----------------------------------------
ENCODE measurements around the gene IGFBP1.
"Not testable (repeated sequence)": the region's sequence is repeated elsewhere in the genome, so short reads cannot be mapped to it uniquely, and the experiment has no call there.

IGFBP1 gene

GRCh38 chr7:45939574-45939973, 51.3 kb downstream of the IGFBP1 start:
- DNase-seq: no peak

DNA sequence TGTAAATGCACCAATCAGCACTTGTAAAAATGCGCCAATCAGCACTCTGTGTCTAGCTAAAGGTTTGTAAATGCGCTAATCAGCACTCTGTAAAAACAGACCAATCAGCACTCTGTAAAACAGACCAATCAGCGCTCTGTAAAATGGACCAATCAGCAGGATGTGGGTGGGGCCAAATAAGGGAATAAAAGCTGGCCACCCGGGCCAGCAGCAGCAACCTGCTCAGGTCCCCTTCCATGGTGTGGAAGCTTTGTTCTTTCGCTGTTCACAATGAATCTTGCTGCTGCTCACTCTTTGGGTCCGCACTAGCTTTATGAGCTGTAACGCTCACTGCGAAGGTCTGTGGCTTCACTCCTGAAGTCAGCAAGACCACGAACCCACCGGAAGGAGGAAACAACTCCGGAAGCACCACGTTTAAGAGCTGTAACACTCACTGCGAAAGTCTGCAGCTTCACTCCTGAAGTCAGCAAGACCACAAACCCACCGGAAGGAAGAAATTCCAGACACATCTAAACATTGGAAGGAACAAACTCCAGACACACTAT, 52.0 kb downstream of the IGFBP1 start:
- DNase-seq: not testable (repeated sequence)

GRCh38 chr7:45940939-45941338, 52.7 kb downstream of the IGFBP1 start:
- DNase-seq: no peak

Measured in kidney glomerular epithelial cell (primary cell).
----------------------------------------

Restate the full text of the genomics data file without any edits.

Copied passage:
ENCODE measurements around the gene IGFBP1.
"Not testable (repeated sequence)": the region's sequence is repeated elsewhere in the genome, so short reads cannot be mapped to it uniquely, and the experiment has no call there.

IGFBP1 gene

GRCh38 chr7:45939574-45939973, 51.3 kb downstream of the IGFBP1 start:
- DNase-seq: no peak

DNA sequence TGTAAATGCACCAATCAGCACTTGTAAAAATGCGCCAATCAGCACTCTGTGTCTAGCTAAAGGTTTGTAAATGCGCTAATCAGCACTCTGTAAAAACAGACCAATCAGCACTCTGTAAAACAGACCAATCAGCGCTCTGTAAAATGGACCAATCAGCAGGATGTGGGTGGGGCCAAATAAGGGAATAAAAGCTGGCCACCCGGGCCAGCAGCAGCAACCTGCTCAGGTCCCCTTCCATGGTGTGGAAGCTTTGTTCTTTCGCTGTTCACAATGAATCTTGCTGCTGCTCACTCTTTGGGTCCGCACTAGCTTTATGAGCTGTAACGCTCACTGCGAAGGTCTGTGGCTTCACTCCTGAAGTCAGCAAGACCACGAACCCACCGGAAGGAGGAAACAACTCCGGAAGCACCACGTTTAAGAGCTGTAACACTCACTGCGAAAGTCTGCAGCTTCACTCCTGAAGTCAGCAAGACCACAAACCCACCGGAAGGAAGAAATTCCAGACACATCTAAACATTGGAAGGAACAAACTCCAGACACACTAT, 52.0 kb downstream of the IGFBP1 start:
- DNase-seq: not testable (repeated sequence)

GRCh38 chr7:45940939-45941338, 52.7 kb downstream of the IGFBP1 start:
- DNase-seq: no peak

Measured in kidney glomerular epithelial cell (primary cell).